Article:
By Eduardo S. Molano Behind the political crisis and the fate of the Rohingyas, there are deeply entrenched ethnic markers and a well-established social hierarchy. The author examines these aspects at the crossroads of current events – the recent coup – and the enduring wandering of migrants in Bangladesh. [Read more]

Variations of nationalism in Ecuador: NGOs and the inclusion and exclusion of Colombian and Venezuelan exiles

By Lucie Laplace Ecuador has long presented itself as a host country that is particularly favourable to migrants. Over the past ten years or so, however, “inclusive nationalism” has been transformed into “exclusive nationalism”. NGOs helping forced migrants have mobilised on the legal front and have implemented economic programmes to promote the figure of the “good” refugee. [Read more]

Unwelcome in Brazil: the broken promise to Venezuelan refugees

By Tyler Valiquette, Yvonne Su and Gerson Scheidweiler Drawing on a survey, this article argues that despite Brazil’s promise to welcome Venezuelan asylum seekers as refugees, the country remains hostile to migrants, particularly those from the LGBTQI+ community. [Read more]


What are the effects of the fight against terrorism on humanitarian action?

By Julien Antouly - Caught up in spite of themselves in the “war on terror” launched following the 9/11 attacks, non-governmental organisations are still suffering from the collateral damage linked to this policy. Its reactivation in recent years has been associated with increasing threats and constraints for humanitarian actors. In this article, Julien Antouly gives a legal overview of this issue. [Read more]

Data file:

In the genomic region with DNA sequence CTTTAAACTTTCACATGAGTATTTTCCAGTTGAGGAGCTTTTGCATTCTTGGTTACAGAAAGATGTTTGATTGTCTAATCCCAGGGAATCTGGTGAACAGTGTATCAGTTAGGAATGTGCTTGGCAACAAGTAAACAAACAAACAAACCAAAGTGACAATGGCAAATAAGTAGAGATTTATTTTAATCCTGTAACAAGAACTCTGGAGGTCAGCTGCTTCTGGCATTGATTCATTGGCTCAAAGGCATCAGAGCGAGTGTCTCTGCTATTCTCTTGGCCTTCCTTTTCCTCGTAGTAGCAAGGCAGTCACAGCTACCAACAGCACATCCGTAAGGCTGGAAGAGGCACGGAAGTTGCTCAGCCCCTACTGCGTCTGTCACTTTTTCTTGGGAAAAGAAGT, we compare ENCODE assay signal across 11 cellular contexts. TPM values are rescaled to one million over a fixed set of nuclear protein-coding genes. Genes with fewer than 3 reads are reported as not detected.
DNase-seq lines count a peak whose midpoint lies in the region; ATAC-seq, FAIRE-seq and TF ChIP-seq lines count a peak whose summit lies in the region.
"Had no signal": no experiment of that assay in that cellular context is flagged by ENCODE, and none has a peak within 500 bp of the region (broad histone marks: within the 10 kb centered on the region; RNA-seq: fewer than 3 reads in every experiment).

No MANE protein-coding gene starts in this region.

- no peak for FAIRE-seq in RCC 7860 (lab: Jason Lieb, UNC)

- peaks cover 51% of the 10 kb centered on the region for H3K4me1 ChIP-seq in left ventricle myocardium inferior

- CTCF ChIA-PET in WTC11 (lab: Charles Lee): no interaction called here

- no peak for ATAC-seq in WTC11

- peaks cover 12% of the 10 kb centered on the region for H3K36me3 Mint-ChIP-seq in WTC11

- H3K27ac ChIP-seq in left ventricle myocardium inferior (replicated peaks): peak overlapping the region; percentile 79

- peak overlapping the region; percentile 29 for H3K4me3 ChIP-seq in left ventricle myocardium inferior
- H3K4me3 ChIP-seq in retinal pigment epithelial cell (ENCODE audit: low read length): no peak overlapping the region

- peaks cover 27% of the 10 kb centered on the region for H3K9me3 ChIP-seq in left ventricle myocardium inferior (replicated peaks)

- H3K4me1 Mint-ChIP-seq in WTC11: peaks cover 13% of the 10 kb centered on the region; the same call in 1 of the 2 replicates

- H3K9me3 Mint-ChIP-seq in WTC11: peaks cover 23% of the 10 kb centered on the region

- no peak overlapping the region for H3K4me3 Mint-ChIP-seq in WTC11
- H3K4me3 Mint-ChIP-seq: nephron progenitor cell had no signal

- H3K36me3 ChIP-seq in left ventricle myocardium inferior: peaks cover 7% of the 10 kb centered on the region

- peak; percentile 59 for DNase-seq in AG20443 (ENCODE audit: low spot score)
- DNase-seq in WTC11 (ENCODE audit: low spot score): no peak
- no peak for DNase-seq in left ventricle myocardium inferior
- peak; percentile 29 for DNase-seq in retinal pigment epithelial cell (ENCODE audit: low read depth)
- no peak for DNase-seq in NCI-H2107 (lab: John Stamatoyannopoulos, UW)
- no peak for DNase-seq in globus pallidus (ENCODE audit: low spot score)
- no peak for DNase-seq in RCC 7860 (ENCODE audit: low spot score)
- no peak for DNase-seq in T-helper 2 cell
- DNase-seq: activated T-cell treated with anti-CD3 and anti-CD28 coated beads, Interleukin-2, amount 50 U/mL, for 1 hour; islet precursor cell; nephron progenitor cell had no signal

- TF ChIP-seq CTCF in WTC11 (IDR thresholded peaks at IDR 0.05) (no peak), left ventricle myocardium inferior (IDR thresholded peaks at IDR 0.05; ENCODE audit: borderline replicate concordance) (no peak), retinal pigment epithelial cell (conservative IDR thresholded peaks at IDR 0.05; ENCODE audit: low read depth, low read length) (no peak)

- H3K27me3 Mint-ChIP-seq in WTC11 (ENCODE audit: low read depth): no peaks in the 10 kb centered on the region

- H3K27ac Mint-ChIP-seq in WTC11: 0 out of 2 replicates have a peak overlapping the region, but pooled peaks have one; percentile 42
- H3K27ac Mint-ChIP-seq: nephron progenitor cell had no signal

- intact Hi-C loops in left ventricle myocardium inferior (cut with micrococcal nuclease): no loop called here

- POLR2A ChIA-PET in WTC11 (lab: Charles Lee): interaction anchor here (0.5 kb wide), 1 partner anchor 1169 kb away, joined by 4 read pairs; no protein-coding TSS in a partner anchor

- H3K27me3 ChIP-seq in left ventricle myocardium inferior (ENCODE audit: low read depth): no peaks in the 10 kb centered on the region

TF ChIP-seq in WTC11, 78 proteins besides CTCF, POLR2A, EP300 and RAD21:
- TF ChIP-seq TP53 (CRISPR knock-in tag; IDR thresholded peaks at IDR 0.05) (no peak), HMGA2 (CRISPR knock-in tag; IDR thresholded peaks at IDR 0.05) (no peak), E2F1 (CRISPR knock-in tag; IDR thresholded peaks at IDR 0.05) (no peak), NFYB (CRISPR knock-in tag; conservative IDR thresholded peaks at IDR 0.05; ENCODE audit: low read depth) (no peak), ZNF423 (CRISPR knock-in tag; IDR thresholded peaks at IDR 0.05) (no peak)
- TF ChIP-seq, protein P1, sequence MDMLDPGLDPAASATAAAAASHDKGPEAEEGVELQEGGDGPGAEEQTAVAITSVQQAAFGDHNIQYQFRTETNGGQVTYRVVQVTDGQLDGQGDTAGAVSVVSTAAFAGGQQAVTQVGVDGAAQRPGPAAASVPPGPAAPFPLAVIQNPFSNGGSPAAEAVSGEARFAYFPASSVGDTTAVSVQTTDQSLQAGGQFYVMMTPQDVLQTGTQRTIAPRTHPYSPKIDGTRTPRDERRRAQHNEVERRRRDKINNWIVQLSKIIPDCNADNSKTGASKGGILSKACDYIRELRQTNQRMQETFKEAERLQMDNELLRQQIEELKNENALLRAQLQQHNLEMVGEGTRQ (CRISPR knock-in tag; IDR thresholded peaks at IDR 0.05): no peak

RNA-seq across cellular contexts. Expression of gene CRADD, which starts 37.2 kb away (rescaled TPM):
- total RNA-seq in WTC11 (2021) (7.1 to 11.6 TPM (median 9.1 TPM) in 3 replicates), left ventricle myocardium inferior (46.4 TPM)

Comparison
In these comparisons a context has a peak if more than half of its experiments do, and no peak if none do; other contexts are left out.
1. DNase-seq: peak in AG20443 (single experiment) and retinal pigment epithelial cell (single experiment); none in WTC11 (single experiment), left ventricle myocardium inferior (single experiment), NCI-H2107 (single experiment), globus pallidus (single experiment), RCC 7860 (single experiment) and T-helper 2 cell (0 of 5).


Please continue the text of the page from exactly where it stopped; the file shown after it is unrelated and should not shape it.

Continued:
Honduras, Lebanon, Nepal: civil society on the front lines of natural disasters and their daily consequences

By José Ramón Ávila, Ziad Abdel Samad, Arjun Bhattarai, Sarah Strack and Bibbi Abruzzini - How does society deal with the cascading consequences of natural disasters? In this collaborative article, the authors highlight the active participation of local civil societies, often the first and last on the scene when it comes to helping populations. [Read more]


About the possibility of controlling an HIV epidemic hotspot

By Pierre Mendiharat, Elba Rahmouni and Léon Salumu Luzinga - Designed to reduce the incidence of HIV/AIDS in a Kenyan district, a Médecins Sans Frontières project successfully exceeded the “90-90-90” target set by UNAIDS. A look back on the results that the authors of this article believe are encouraging but by no means a guarantee that the epidemic will be over by 2030. [Read more]

The Global Water Sanitation and Hygiene Cluster’s Field Support Team and the challenges of humanitarian coordination

By Jean Lapègue, Jennifer Vettel and Martina Rama - The Water, sanitation and hygiene sector and the coordination represent two major issues in contemporary humanitarian aid. In this article, the three authors offer us an in-depth analysis of the achievements and challenges of a global system. [Read more]


Are humanitarian standards scientific? What sociology of science can teach us about the Sphere standards

By Joël Glasman The myth of humanitarian action supported by data and scientific evidence has had its day – or so argues the author here, drawing on the history of the most widely known standards in the sector. He does not refute the essential role that science can and must play within it, provided it does within the framework of a permanent dialogue with the stakeholders and not on the basis of the exploitation of science. [Read more]